Personally though, I don't do this now as I've sold on all my old Poole versions and replaced with the vastly superior new-tool model.

Cheers,
Alan
Quote from: Roy L S
If Dr Al is online he may be able to provide a more comprehensive answer.

“We have also arranged things so that almost no one understands science and technology. This is a prescription for disaster. We might get away with it for a while, but sooner or later this combustible mixture of ignorance and power is going to blow up in our faces.” – Dr. Carl Sagan

Offline Dr Al

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Re: Poole DMU split gears - my solution
« Reply #7 on: December 21, 2014, 12:24:00 PM »
One thing I did notice, however, and I cannot be certain that this is related to the gear change or not, is that slight slop in one of the long pinion drive shafts (let's call it that) meant that the end of the shaft could pissibly make contact with the chassis end. The picture at the end is of the "good end" but it shows that there is a small hole at the end of the chassis block (it's actually for the screw holding on the metal bogie retainers) but it also doubles up as giving clearance for the shaft ends.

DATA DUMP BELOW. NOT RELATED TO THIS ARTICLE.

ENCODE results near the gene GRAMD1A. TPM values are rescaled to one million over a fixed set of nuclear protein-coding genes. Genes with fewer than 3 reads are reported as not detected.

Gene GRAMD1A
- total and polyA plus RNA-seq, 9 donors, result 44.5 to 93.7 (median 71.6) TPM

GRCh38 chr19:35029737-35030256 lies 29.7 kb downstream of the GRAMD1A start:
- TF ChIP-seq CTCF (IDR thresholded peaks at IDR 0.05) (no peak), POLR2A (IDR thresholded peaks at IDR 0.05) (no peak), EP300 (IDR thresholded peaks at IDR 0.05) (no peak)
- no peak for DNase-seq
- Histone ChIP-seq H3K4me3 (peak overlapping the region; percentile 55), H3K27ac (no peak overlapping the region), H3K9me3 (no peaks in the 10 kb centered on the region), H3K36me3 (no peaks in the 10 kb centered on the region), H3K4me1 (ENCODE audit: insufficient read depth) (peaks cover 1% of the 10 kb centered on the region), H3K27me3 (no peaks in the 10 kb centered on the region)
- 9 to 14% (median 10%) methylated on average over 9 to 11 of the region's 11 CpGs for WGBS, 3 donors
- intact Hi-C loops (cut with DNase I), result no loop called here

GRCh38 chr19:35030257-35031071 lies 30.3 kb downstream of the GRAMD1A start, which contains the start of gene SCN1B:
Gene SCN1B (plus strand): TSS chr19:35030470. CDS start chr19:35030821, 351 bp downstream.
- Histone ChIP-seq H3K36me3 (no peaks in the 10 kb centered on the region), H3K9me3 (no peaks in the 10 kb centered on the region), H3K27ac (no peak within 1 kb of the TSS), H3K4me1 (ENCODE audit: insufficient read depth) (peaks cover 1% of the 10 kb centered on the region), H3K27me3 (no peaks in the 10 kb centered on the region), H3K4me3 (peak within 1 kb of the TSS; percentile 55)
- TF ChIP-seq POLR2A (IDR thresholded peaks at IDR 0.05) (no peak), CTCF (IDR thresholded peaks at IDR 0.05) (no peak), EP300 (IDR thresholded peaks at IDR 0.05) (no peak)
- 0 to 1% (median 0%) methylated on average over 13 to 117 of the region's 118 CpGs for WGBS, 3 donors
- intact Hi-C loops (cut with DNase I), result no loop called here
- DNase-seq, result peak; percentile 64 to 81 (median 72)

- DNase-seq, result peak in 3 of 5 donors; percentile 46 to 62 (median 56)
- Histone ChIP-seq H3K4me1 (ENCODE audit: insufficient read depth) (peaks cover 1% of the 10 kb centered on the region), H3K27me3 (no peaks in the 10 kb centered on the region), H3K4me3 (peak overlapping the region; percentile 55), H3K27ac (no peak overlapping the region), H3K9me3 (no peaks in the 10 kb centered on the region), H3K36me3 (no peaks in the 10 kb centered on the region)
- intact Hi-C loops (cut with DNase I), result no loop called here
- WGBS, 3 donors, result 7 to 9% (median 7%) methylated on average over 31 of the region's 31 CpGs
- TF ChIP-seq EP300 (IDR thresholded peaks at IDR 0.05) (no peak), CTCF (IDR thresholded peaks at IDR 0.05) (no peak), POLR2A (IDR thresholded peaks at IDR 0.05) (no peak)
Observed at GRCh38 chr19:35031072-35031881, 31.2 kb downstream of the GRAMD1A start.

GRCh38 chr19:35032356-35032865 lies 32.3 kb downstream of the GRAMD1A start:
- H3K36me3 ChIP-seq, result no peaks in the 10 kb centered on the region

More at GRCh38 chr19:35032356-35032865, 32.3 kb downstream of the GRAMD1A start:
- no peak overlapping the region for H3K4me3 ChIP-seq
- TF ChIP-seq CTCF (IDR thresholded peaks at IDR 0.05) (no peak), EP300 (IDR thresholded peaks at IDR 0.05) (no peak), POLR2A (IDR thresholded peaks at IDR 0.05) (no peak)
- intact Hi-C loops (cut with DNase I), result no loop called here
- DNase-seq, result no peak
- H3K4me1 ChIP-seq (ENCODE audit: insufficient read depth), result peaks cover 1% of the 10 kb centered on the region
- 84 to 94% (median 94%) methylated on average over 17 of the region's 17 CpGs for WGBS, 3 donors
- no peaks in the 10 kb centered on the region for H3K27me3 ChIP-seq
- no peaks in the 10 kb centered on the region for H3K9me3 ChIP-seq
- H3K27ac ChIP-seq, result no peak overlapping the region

There is little friction produced by this (shaft diameter is small where it contacts the inner chassis, so frictional torque is next to nothing), and it's normal.

Simple fix would be to centre up by sliding the worm further onto the shaft. If it bothers you try that, but I doubt it'll actually result in an improvement in performance - not sure about the noise though, might reduce that....?

Cheers,
Alan
Quote from: Roy L S
If Dr Al is online he may be able to provide a more comprehensive answer.

“We have also arranged things so that almost no one understands science and technology. This is a prescription for disaster. We might get away with it for a while, but sooner or later this combustible mixture of ignorance and power is going to blow up in our faces.” – Dr. Carl Sagan

Offline Dr Al

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Re: Poole DMU split gears - my solution
« Reply #8 on: December 21, 2014, 12:30:16 PM »
For completeness, another solution (and one I use now if I need to repair these) is to open up the central hole in the gear and use a small piece of heatshrink tubing to create a boss for the gear to fit on. Again, not original, but very successful.